Testing configuration: http://www.webkit.org/perf/sunspider/sunspider.html.
iPad: 1st Gen, iOS 5.0.1.
Windows 8: Developer Preview, Dell Optiplex 745, 64-bit OS.
Kindle Fire v1.
This comparison seems more aimed at highlighting the slower performance of web content in a native iOS app (the dummies guide label seems a tad unnecessary) than championing the similar performance of Metro-Style apps to IE10:
Many applications embed HTML to provide a richer and always up to date experience for consumers. For example, the developer of a restaurant guide app might want to include a live map showing the locations of the list of restaurants the user is choosing from. If you write an app on iOS, common actions like panning and zooming the map will run twice as slow in an app compared with Safari.
-- Andy Zeigler, Senior Program Manager, Internet Explorer
But some folks are looking at it in a different light:
OK, we get it. Internet Explorer and Metro-style apps which use it are JIT compiled and hardware-accelerated. We have been hearing the same story for a year and a half now; IE has full hardware acceleration. Is there anything else in IE10 though in terms of features or is hardware acceleration the only thing to brag about.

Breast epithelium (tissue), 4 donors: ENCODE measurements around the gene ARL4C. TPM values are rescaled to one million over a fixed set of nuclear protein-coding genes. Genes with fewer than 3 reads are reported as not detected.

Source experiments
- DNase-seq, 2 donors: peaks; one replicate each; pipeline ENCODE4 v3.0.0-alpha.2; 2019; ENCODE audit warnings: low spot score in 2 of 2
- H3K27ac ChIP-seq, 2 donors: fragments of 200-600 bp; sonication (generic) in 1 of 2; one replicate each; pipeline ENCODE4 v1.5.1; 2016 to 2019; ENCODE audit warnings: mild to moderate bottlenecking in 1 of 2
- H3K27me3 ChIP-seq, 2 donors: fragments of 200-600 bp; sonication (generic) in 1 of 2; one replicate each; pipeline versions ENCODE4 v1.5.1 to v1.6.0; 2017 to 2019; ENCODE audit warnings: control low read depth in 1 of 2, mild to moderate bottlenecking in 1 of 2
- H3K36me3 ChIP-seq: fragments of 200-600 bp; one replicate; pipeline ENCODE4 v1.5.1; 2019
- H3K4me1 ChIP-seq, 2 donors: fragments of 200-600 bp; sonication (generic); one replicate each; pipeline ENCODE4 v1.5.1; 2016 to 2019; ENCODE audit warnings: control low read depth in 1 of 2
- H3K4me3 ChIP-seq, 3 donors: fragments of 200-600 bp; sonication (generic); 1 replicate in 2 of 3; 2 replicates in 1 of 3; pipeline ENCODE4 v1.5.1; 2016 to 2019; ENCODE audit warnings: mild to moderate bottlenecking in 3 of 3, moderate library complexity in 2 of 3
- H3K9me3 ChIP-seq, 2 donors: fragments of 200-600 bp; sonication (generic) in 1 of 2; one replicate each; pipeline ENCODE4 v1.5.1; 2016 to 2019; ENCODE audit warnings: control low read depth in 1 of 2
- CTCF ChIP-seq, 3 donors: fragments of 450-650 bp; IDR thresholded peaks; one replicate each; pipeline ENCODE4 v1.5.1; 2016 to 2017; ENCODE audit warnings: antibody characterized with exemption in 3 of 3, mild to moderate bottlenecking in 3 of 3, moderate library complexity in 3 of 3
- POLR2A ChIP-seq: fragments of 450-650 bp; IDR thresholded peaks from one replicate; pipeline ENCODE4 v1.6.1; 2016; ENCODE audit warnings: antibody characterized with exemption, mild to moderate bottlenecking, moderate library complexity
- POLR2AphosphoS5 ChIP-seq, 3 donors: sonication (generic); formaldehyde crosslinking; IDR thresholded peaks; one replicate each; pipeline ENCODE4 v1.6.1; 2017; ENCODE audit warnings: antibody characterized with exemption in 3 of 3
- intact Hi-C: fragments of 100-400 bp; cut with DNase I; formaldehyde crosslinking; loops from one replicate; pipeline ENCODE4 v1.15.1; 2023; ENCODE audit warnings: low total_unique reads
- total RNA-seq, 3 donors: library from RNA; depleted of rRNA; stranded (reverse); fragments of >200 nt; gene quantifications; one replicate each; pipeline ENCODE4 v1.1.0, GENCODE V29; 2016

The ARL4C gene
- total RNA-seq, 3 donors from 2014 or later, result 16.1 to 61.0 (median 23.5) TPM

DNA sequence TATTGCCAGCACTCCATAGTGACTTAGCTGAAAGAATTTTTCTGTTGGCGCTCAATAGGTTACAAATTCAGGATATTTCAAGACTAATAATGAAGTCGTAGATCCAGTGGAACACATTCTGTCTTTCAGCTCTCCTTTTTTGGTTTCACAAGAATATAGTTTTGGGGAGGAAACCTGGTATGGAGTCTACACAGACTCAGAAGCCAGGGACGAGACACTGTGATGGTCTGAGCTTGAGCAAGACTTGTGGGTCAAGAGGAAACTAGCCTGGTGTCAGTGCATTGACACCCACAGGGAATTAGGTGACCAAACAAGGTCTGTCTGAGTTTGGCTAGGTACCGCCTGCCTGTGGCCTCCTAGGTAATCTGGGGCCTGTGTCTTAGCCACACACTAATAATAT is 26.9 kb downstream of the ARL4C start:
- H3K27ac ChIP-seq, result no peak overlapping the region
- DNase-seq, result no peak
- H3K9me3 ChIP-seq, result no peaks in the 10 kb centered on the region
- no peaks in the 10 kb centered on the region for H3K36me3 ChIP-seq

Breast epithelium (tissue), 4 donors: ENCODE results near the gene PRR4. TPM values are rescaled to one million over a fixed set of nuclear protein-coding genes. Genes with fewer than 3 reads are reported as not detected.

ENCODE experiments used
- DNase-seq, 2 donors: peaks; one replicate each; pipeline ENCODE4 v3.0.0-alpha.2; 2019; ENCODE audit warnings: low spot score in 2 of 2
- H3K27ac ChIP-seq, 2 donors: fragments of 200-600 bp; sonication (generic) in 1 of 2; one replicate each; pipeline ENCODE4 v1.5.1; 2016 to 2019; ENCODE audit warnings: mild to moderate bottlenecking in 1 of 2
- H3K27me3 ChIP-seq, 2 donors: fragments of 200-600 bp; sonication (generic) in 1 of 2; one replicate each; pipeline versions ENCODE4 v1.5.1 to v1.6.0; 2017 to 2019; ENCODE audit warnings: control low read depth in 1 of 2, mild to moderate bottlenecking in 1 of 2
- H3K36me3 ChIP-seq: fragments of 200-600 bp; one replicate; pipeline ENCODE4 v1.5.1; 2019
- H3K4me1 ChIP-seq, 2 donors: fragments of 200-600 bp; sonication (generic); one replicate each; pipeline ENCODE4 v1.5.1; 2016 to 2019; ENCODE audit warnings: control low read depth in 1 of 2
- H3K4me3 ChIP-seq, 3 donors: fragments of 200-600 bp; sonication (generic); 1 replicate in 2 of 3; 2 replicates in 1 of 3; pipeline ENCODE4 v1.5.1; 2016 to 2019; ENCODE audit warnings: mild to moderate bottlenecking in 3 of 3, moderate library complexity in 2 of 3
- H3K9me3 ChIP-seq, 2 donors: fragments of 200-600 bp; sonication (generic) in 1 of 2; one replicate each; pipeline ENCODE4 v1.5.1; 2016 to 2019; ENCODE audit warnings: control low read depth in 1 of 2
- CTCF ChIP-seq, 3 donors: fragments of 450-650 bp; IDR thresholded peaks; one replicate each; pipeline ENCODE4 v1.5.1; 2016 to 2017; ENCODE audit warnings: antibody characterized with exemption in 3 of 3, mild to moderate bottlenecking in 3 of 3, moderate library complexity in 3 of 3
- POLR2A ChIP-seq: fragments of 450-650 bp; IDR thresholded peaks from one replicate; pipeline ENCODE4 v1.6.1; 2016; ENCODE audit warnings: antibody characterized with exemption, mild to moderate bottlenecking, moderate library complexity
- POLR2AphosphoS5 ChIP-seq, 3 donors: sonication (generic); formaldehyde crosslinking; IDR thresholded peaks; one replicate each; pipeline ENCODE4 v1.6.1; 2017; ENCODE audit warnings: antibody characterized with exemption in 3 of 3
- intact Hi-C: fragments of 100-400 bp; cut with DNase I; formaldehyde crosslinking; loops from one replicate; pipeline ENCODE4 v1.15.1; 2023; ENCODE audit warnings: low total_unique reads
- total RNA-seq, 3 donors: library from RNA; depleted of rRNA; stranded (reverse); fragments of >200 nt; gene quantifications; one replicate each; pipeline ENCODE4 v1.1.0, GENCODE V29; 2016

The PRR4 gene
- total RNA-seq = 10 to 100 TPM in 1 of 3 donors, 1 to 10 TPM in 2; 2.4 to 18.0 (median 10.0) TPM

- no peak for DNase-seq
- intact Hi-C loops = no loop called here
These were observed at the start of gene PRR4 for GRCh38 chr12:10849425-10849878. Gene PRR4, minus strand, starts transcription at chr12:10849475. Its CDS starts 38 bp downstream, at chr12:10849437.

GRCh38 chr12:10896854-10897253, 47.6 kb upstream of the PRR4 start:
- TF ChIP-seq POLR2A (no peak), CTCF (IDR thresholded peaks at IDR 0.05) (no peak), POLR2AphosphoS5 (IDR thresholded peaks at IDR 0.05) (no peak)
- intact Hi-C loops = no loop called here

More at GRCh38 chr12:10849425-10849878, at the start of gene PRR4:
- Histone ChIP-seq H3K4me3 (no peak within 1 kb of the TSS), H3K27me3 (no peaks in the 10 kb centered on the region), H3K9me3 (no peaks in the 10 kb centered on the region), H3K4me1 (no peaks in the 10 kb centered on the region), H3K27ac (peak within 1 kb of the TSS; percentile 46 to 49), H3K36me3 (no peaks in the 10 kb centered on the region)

Others feel that IE10 is simply moving in a predictable direction:
They're pointing out that they want to treat HTML5 applications as an acceptable method of creating an application for the platform and thus performance of their browser technology in this mode is important to them…Given the overheads of running inside a different environment, I'd say it's pretty damn impressive that they managed performance parity.
So ultimately, which is the best browser for HTML5 content? Somewhat surprisingly, web content in native Kindle Fire apps outperformed all other browsers in this comparison. And according to a recent HTML5 Developer Scorecard series by Sencha, iOS5 is still the "gold standard".
So is Microsoft really making the point it wants here?